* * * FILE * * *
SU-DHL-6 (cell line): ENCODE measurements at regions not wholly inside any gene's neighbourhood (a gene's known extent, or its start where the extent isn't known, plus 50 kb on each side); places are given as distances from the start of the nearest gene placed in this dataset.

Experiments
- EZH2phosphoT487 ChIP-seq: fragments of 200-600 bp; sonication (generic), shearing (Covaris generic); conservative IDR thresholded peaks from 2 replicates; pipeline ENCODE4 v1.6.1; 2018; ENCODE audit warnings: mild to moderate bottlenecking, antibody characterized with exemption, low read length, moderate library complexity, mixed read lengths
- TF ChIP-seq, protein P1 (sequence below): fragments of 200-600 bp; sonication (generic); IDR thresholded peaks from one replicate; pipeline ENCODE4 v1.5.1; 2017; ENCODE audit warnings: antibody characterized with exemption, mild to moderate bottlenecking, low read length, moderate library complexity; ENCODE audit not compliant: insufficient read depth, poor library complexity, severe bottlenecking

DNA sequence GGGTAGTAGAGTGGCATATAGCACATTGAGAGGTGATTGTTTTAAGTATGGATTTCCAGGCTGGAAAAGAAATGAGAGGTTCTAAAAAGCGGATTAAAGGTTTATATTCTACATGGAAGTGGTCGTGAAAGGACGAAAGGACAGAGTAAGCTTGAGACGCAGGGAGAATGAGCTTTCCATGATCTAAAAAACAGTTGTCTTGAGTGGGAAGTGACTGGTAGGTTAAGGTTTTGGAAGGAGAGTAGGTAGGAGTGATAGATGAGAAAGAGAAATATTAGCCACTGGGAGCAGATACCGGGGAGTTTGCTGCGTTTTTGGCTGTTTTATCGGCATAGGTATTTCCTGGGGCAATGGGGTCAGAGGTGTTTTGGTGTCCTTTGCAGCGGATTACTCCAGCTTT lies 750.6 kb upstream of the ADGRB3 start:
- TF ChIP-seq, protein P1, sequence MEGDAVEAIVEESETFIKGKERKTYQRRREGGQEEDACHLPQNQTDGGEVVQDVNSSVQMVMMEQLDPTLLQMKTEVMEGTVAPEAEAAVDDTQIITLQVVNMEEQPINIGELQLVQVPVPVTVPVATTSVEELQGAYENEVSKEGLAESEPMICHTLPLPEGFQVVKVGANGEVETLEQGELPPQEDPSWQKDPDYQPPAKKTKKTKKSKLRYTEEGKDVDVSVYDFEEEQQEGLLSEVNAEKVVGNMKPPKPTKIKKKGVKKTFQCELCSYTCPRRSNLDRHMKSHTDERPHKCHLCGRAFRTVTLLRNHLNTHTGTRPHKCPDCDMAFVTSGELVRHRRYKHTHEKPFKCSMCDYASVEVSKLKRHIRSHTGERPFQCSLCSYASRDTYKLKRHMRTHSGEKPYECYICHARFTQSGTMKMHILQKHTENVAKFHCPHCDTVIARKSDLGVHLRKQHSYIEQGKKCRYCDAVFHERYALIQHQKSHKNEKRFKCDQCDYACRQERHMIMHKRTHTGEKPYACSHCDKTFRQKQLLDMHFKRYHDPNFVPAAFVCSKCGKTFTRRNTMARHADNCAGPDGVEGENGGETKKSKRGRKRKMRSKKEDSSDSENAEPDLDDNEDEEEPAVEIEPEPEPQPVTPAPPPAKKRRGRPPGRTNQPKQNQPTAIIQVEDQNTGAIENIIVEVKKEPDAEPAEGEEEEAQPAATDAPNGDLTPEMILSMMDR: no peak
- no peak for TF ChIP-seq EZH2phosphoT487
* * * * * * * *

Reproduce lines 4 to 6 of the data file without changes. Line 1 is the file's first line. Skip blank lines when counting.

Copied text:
- TF ChIP-seq, protein P1 (sequence below): fragments of 200-600 bp; sonication (generic); IDR thresholded peaks from one replicate; pipeline ENCODE4 v1.5.1; 2017; ENCODE audit warnings: antibody characterized with exemption, mild to moderate bottlenecking, low read length, moderate library complexity; ENCODE audit not compliant: insufficient read depth, poor library complexity, severe bottlenecking

DNA sequence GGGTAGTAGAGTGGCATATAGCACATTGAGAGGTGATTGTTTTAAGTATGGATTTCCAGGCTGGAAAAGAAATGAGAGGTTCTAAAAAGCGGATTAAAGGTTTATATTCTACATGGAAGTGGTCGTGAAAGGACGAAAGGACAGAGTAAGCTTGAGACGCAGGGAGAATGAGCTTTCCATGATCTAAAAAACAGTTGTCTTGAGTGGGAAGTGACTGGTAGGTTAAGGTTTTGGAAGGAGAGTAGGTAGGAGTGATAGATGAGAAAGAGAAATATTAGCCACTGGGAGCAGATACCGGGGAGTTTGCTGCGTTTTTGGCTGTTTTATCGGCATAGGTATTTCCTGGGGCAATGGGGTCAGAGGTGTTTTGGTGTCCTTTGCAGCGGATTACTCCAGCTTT lies 750.6 kb upstream of the ADGRB3 start:
- TF ChIP-seq, protein P1, sequence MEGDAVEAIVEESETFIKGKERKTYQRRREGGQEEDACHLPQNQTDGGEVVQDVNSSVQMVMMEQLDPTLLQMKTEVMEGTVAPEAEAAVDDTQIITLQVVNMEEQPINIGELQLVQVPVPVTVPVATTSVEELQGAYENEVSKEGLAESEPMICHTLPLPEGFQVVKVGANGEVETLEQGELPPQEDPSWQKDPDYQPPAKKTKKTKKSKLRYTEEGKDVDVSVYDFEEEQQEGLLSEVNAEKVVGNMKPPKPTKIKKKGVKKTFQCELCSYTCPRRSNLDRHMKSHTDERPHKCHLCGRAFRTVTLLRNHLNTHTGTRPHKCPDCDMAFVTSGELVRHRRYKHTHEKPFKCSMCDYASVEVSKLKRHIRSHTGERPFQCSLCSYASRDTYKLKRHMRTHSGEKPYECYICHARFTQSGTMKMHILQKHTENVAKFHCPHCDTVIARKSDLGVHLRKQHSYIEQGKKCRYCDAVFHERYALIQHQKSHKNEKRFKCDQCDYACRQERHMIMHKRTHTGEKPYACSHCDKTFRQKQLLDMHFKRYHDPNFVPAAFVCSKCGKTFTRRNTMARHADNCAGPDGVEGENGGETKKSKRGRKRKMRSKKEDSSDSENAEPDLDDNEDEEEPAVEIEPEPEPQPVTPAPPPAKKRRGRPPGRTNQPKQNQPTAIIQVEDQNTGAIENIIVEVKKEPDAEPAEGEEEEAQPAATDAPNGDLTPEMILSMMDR: no peak